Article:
Was he the only one who was out hunting when a wild band of raiders slaughtered everyone else?

There aren’t really any answers to these questions unfortunately.

But that’s just what seems to happen when you try to logic through Beowulf.

What’s more important to the poet or their audience is that the theme of this passage fits with the rest of the poem. It has a melancholic tone and really emphasizes the idea that possessions are both incredible and incredibly useless without others to enjoy them with.

Unless, of course, you’re a dragon. But we’ll see more of that in coming weeks.

Tabletop games were big throughout the middle ages, and the Last Survivor reminds me of The Lost Tribes from the game Small World. What’s your favourite tabletop game?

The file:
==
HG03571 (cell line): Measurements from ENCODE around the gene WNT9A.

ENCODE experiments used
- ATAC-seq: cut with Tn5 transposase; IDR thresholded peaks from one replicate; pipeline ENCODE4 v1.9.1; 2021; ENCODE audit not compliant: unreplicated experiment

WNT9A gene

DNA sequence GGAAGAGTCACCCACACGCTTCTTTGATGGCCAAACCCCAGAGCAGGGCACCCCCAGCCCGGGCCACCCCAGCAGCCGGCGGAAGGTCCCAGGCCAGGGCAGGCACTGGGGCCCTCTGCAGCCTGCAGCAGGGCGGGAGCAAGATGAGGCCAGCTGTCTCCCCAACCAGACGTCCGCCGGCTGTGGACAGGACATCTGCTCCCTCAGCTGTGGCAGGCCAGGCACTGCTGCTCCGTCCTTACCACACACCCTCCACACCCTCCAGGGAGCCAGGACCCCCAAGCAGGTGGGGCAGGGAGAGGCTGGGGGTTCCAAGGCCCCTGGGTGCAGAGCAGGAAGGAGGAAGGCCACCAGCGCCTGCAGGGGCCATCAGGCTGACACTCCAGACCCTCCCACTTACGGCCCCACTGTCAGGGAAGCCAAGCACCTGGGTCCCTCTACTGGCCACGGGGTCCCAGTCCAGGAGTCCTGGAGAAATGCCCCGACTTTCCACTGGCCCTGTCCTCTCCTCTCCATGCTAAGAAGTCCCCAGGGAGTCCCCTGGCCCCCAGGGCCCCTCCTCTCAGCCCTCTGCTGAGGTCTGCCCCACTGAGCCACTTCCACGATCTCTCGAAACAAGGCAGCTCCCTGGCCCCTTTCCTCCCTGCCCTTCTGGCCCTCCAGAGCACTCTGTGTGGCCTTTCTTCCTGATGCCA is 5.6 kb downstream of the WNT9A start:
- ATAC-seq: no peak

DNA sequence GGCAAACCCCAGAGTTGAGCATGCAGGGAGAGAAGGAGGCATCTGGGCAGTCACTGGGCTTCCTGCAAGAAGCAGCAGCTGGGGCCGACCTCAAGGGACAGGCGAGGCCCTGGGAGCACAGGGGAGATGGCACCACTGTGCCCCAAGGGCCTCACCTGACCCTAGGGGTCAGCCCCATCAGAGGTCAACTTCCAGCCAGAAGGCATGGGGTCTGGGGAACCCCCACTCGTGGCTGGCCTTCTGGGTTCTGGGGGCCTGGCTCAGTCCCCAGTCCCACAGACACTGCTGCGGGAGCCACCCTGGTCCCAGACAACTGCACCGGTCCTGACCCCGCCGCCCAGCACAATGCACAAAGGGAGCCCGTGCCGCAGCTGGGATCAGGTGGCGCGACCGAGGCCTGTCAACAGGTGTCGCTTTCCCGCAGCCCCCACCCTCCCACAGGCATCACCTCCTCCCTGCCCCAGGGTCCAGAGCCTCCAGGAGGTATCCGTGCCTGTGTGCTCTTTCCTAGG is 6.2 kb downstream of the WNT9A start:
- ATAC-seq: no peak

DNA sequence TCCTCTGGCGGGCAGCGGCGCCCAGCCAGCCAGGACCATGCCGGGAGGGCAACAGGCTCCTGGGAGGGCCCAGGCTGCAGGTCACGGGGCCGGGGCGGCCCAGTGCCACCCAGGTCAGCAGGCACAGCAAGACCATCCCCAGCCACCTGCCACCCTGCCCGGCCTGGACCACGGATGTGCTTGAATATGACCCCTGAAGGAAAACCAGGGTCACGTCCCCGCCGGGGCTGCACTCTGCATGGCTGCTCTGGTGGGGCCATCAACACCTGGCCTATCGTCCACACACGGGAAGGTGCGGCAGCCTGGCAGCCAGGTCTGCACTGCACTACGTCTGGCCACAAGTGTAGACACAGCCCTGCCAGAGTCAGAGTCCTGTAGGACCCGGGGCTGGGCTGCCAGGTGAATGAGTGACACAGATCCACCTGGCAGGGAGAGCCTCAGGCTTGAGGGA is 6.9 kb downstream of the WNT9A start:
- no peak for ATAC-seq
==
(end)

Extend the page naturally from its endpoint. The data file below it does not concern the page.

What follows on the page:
Mine would have to be Time Stories. (I still haven’t played the Beowulf game, after all 😉 )

Share your favourite board game in the comments!

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Next week, we learn what happened to the thief who stole the cup and kicked all this off.

You can find the next part of Beowulf here.

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3 thoughts on “Forget Beowulf — what’s the Last Survivor’s story? (ll.2241b-2270a)

  1. Pingback: The stories embodied in the Beowulf manuscript | A Blogger's Beowulf